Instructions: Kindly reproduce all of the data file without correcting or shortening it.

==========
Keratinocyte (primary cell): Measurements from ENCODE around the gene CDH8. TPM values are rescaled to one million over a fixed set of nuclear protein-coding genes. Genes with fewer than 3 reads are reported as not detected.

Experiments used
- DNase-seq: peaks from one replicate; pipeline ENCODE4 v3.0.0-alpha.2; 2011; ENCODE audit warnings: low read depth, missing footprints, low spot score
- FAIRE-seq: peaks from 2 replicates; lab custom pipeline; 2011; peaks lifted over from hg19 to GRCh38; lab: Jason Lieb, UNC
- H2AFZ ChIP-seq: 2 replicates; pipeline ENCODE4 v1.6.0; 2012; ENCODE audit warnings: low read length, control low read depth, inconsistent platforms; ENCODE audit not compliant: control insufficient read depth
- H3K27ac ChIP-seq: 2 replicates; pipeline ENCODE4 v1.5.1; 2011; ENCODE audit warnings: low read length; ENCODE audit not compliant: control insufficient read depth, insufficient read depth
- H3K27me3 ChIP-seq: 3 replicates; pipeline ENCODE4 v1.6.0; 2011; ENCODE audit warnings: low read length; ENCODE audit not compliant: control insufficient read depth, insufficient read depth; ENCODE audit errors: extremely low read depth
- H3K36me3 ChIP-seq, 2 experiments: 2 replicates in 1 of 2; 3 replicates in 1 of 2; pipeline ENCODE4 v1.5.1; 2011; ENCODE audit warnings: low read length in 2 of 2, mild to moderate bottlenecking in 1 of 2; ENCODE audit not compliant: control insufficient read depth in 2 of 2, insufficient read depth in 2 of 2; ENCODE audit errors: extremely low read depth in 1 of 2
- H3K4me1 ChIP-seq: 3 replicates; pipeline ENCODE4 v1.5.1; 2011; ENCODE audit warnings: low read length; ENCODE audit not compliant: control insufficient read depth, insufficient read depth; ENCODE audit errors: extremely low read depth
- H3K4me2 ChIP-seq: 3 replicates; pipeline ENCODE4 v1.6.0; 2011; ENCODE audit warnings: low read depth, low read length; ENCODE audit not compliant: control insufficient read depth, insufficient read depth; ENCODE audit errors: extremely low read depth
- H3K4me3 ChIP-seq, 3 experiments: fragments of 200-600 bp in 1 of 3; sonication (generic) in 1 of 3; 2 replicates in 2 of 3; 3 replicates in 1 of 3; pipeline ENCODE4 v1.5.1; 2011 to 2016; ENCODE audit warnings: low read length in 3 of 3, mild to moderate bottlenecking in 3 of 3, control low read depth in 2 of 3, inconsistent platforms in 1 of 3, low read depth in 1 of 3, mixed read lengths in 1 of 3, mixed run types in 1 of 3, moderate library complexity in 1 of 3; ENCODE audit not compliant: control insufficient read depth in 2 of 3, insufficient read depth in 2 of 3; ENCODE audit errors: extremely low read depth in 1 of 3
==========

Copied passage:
Keratinocyte (primary cell): Measurements from ENCODE around the gene CDH8. TPM values are rescaled to one million over a fixed set of nuclear protein-coding genes. Genes with fewer than 3 reads are reported as not detected.

Experiments used
- DNase-seq: peaks from one replicate; pipeline ENCODE4 v3.0.0-alpha.2; 2011; ENCODE audit warnings: low read depth, missing footprints, low spot score
- FAIRE-seq: peaks from 2 replicates; lab custom pipeline; 2011; peaks lifted over from hg19 to GRCh38; lab: Jason Lieb, UNC
- H2AFZ ChIP-seq: 2 replicates; pipeline ENCODE4 v1.6.0; 2012; ENCODE audit warnings: low read length, control low read depth, inconsistent platforms; ENCODE audit not compliant: control insufficient read depth
- H3K27ac ChIP-seq: 2 replicates; pipeline ENCODE4 v1.5.1; 2011; ENCODE audit warnings: low read length; ENCODE audit not compliant: control insufficient read depth, insufficient read depth
- H3K27me3 ChIP-seq: 3 replicates; pipeline ENCODE4 v1.6.0; 2011; ENCODE audit warnings: low read length; ENCODE audit not compliant: control insufficient read depth, insufficient read depth; ENCODE audit errors: extremely low read depth
- H3K36me3 ChIP-seq, 2 experiments: 2 replicates in 1 of 2; 3 replicates in 1 of 2; pipeline ENCODE4 v1.5.1; 2011; ENCODE audit warnings: low read length in 2 of 2, mild to moderate bottlenecking in 1 of 2; ENCODE audit not compliant: control insufficient read depth in 2 of 2, insufficient read depth in 2 of 2; ENCODE audit errors: extremely low read depth in 1 of 2
- H3K4me1 ChIP-seq: 3 replicates; pipeline ENCODE4 v1.5.1; 2011; ENCODE audit warnings: low read length; ENCODE audit not compliant: control insufficient read depth, insufficient read depth; ENCODE audit errors: extremely low read depth
- H3K4me2 ChIP-seq: 3 replicates; pipeline ENCODE4 v1.6.0; 2011; ENCODE audit warnings: low read depth, low read length; ENCODE audit not compliant: control insufficient read depth, insufficient read depth; ENCODE audit errors: extremely low read depth
- H3K4me3 ChIP-seq, 3 experiments: fragments of 200-600 bp in 1 of 3; sonication (generic) in 1 of 3; 2 replicates in 2 of 3; 3 replicates in 1 of 3; pipeline ENCODE4 v1.5.1; 2011 to 2016; ENCODE audit warnings: low read length in 3 of 3, mild to moderate bottlenecking in 3 of 3, control low read depth in 2 of 3, inconsistent platforms in 1 of 3, low read depth in 1 of 3, mixed read lengths in 1 of 3, mixed run types in 1 of 3, moderate library complexity in 1 of 3; ENCODE audit not compliant: control insufficient read depth in 2 of 3, insufficient read depth in 2 of 3; ENCODE audit errors: extremely low read depth in 1 of 3